The U.S. Census Bureau has recently reported that the United States has reached a historic tipping point -- with Latino,
Asian, mixed race and African American births constituting a majority of
births for the first time. Minorities made up about 2 million, or 50.4%, of the births in the
12-month period ending July 2011. The
latest figure was up from 49.5% reported in the 2010 census.
I have personally witnessed Silicon Valley's racial mix change dramatically over the last several decades. When I arrived here to join Intel in 1981, there were few non-whites in the Valley. In fact, I was the only nonwhite person in a picture of the six-member award winning Intel 80386 CPU design team which was published by the PC Magazine in 1988.
My experience of the demographic changes in this high-tech valley is not just anecdotal. It's supported by data compiled by the local San Jose Mercury newspaper in 2010. The data shows that 49% of Intel employees are now Asian, a full 7% more than whites. In Silicon Valley, the difference is even more pronounced with Asians accounting for 53.9% of the employees versus 37.6% white workers.
With Asians accounting for just 15.5% of the high-tech work force nationally, Silicon Valley's high-tech racial mix is also very different from the rest of the country. Silicon valley's employee pool also differs in terms of under-representation of Blacks, Hispanics and women relative the national averages.
Among Asian-Americans, Pakistani-Americans
are the 7th largest community in America, according to a report titled "A Community of Contrasts Asian Americans in the United States: 2011" published by Asian-American Center For Advancing Justice
. Pakistani-American population has doubled from 204,309 in 2000 to 409,163 in 2010, the second largest percentage increase after Bangladeshis' 157% increase in the same period.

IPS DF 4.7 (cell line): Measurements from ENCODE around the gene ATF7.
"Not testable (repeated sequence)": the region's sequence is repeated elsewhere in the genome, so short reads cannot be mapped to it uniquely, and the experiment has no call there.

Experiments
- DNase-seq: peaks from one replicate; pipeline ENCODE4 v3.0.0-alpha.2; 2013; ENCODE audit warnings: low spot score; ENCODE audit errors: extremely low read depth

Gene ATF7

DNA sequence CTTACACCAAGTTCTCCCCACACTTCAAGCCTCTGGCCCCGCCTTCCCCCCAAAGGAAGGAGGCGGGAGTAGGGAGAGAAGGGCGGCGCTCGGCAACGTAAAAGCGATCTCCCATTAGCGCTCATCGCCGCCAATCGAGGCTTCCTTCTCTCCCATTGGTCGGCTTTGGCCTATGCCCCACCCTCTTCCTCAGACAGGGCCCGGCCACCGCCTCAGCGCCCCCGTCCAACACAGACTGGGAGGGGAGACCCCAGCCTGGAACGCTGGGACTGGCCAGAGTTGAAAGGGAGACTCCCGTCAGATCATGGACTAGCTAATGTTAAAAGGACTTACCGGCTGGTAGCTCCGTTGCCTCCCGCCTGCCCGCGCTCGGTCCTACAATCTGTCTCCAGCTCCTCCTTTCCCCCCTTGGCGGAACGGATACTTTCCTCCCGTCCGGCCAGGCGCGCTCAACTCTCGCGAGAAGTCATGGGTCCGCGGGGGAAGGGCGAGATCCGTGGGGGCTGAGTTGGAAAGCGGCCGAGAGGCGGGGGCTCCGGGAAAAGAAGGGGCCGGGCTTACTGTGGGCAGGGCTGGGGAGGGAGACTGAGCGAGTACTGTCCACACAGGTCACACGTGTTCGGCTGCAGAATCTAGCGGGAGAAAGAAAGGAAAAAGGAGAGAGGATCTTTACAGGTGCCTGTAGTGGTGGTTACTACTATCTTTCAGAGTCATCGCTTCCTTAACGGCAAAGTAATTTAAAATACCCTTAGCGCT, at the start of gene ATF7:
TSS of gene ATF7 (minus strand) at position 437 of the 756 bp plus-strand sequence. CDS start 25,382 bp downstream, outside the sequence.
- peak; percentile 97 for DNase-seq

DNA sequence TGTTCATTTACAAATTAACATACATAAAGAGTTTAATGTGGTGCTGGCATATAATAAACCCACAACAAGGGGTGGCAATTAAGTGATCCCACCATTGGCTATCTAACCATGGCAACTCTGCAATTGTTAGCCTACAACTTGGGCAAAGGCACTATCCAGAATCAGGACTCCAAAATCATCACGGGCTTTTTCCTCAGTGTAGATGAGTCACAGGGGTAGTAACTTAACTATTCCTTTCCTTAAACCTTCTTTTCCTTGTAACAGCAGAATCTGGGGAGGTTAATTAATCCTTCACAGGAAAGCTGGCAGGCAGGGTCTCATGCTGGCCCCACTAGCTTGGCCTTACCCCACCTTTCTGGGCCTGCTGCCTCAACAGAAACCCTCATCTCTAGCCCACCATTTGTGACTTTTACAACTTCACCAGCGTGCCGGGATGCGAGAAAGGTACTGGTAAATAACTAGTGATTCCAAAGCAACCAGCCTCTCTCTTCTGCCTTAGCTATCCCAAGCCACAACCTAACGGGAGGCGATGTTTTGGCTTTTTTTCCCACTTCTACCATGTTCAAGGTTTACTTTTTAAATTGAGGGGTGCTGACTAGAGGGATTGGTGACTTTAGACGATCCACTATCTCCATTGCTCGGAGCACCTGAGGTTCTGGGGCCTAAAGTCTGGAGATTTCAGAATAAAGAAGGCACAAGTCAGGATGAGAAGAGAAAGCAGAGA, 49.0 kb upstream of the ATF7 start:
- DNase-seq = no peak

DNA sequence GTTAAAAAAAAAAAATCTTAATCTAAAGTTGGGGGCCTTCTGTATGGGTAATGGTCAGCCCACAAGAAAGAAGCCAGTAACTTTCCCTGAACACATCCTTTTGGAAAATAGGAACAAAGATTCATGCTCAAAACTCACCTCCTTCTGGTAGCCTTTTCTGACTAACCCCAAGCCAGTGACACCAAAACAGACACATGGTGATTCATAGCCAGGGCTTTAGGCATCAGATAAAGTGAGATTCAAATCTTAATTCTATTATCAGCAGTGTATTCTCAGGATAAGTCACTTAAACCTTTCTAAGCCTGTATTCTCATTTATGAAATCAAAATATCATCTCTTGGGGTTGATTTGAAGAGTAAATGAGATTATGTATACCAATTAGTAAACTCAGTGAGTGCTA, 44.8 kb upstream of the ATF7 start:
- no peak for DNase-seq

The total fertility rate in the United States is now at 2.06, just enough to maintain the current level of US population. It's possible mainly due to the history of relatively liberal US immigration policy. If US immigration policy is tightened in response to pressures from various labor organizations and the traditional anti-immigration groups, the US fertility rate is likely to dip and hurt the US economy which needs more workers to pay for the retiree benefits of the growing population of senior citizens. Already, many US multinational corporations have added 1.5 million workers to their
payrolls in Asia and the Pacific region from 1999 to 2009, and 477,500
workers in Latin America, according to US Commerce Dept data as
reported by the Wall Street Journal
. If the businesses can not find workers in the United States, they are more likely to continue to accelerate moving jobs elsewhere
, depriving the US government the revenue it needs to balance its budget.
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